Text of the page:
Mr Klein, Joseph Losey’s thriller of mistaken identity in Vichy France, is all-too-relevant in this glorious restoration.
Towards the start of Joseph Losey’s 1976 film Mr Klein, we see (or rather, hear) the titular Robert Klein (Alain Delon) negotiating a deal with a panicked client. Klein is an affluent art dealer in Paris in 1942, using the Jewish struggle in occupied France to his financial advantage; a populace desperate to sell is a perfect populace to buy from. There is an implicit understanding between buyer and seller, a clearly defined power dynamic between “Jew” and “Non-Jew”, that provides immediate context of an age of brutal oppression and indifferent self-service. When Klein, upon showing the seller to the door, finds a copy of a Jewish newspaper on his mat, he assumes that it simply cannot belong to him: if it did, his social standing would be wrenched out from underneath his feet. In an indignant attempt to clear his name with both the newspaper’s editor and the local police, Klein discovers an alternate and mysterious Robert Klein, whose efforts to shift attention onto the protagonist place him at the mercy of Vichy France’s brutally bureaucratic antisemitism.
Losey’s reconstructed Paris is at once cramped and expansive, clammy and luxurious; it is starkly and self-righteously dichotomous in its boundary between the accepted and the other. As Klein finds himself, through a trail of coincidence and mystery that drips with potential disaster, being dragged to the wrong side of this boundary, the façade of his safe and privileged existence begins to peel away. With Klein’s own protracted downfall comes a slow and unstoppable shift in the atmosphere of Paris itself. We begin to see the unmistakeable uniforms of the Gestapo in coffee houses and theatres, and when a packed audience laughs uproariously at on-stage caricatures of Jews, the faces of Klein and his partner are conspicuously isolated in their stoicism. There is a sense of a bubble that must remain unharmed for these horrors to succeed unopposed, and for Klein, totally against his will, this bubble is unceremoniously and irreversibly burst. It is notable that every scene not featuring Klein himself is a vision of a dark and indifferent bureaucratic machine, a machine that churns and drives towards its goals with horrifying interminability.
Losey was famous in the US for the exile imposed on him by the House Un-American Affairs Committee, in front of which he was named as a Communist sympathiser. While Losey was able to escape testimony, he was effectively stripped of all right to work in his home country, sparking a resurgent career in Europe where he is perhaps best remembered for his collaborations with Harold Pinter. This exile that perhaps lends itself to his own depictions of displacement and escape in Mr Klein, and a keen sense of the horror of becoming suddenly unwelcome in one’s own home. The thought of fleeing across the border is at once a sentence and a salvation; to Klein, it transitions from a sword of Damocles hanging over the heads of Vichy France’s Jewish population to a final and welcome escape from what worse fates could befall him. Of course, by the time this sword does finally drop upon him, it is a salvation that he has seized upon too late.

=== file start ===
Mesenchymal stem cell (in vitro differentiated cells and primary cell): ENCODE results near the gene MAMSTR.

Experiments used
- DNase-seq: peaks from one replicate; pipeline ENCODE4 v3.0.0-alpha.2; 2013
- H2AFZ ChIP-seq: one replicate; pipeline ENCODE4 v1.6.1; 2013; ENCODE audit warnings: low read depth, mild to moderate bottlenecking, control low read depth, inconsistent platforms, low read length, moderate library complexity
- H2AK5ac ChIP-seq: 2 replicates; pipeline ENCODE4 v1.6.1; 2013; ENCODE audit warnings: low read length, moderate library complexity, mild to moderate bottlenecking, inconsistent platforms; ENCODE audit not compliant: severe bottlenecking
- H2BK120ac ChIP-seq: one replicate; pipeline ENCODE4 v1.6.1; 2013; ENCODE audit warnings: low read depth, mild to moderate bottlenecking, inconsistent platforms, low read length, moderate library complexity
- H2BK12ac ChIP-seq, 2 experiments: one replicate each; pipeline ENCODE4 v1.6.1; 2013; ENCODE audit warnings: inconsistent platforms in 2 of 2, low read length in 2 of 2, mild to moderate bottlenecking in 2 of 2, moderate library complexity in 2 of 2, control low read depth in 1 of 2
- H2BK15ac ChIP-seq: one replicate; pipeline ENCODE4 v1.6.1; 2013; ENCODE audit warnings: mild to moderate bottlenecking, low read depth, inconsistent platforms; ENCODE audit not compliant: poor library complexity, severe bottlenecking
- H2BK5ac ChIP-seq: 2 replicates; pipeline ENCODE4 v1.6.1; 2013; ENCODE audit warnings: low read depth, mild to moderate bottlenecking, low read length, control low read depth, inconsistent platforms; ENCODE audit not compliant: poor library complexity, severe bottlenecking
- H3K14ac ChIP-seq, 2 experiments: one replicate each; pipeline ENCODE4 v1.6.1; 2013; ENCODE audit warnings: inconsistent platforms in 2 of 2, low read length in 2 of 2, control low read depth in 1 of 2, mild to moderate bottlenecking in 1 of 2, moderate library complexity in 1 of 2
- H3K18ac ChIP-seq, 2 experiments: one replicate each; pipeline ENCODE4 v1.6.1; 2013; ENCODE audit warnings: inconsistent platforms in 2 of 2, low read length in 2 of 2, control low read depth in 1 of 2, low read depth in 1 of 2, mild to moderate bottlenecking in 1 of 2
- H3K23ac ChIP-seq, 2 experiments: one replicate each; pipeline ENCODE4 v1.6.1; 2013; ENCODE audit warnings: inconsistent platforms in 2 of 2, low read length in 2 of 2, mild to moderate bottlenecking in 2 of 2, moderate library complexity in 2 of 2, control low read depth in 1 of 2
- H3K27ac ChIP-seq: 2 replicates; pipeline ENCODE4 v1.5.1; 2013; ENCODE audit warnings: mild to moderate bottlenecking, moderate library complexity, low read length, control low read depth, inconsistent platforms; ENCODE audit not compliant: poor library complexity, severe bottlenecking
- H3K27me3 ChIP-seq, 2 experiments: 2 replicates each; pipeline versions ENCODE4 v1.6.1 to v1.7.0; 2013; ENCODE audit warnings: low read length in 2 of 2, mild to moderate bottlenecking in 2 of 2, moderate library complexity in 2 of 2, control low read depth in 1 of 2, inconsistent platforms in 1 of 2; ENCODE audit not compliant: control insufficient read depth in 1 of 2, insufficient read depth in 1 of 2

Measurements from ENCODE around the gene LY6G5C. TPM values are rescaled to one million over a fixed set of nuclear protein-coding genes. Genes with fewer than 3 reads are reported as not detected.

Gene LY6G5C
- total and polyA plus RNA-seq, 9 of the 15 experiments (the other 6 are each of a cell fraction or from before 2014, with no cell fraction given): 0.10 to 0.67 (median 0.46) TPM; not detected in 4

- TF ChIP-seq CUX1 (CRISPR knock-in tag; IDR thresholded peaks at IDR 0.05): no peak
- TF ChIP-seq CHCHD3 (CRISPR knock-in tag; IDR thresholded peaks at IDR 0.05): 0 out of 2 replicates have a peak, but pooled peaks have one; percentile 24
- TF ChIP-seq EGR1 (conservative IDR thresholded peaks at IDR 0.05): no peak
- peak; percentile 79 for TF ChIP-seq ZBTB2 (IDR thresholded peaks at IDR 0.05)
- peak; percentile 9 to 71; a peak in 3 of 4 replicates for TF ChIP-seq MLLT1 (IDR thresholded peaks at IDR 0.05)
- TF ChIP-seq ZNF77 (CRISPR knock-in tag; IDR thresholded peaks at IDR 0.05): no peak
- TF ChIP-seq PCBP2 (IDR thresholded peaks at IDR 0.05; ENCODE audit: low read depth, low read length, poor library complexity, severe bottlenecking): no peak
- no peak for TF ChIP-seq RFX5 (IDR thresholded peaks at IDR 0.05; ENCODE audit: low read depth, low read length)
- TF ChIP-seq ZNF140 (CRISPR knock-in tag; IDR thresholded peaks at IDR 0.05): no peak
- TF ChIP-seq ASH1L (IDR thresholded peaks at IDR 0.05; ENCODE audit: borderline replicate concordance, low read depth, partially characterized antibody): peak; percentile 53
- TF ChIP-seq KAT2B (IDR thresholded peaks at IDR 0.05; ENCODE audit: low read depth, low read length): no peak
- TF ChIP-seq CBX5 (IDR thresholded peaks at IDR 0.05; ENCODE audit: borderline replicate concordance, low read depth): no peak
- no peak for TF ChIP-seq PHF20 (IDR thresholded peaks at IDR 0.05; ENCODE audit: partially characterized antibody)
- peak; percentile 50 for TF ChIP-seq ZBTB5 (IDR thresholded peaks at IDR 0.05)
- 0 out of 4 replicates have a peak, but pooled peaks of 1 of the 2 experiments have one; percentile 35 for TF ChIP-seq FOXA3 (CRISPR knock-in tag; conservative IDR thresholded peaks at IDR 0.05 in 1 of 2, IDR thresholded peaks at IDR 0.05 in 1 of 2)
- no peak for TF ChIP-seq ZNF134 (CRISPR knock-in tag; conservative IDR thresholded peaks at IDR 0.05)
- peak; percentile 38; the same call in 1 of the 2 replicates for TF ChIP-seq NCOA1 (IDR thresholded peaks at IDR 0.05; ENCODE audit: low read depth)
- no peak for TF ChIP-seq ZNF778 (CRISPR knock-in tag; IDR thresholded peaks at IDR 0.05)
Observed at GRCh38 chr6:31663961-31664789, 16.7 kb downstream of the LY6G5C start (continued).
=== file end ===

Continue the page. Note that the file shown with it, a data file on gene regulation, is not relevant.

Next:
Mr Klein has commonly been referred to by critics as ‘Kafka-esque’, and not without good reason. Its plot is full of self-confliction and red herrings and offers little in the way of catharsis or resolution. This is in part, perhaps, to Losey’s self-admitted aversion to naturalism. The film demonstrates much more concerted effort in its creation of tone, the sense of dread and questions of identity that plague the main character (take a drink every time Klein makes eye contact with his own reflection), amplified by fidgety, hyper-mobile handheld camerawork that hangs over Klein like a vulture. Set design does wonders to sustain this tone, and its uncomfortably subdued colour palette is rendered beautifully in this 2019 restoration. The beiges and greys of Paris’ streets and interiors, both in luxury and in squalor, only serve to amplify the small elements of colour that Losey peppers his settings with: a pink-bound erotic novel, a bright crimson raincoat that draws Klein’s eye to an illicit rendezvous; by the time that this focus falls upon the bright yellow of six-pointed stars adorning train-bound prisoners following the infamous Vel’ d’Hiv Roundup, Losey has rendered us through force of habit unable to look away.
Ultimately, Mr Klein’s deliberate messiness of story lends itself to a viewing experience more cerebral, detached and uncomfortable than the noir and mystery thrillers it draws its cinematic inspirations from. It is a picture that may outright fail in its attempts to conjure visceral reactions to the onscreen tension – while actor-producer Alain Delon is more than capable of relaying the subtle complexities of Klein’s downfall, his portrayal is concertedly unsympathetic and does little to sustain the plot’s relevance. However, it is a picture that, once placed under closer scrutiny, is happy to open itself to philosophical dissection. Its themes of governmental indifference and the line between citizen and alien have remained brutally relevant in the four and a half decades since its initial release, and its pessimism is ready to strike as soon as you find yourself falling into its trap, uttering a phrase it is all too easy to believe: “after all, aren’t we lucky that nothing like this could ever happen again?”
The 4K restoration of Mr Klein will be released on DVD, Blu-Ray and Digital download on Monday, September 13, 2021.
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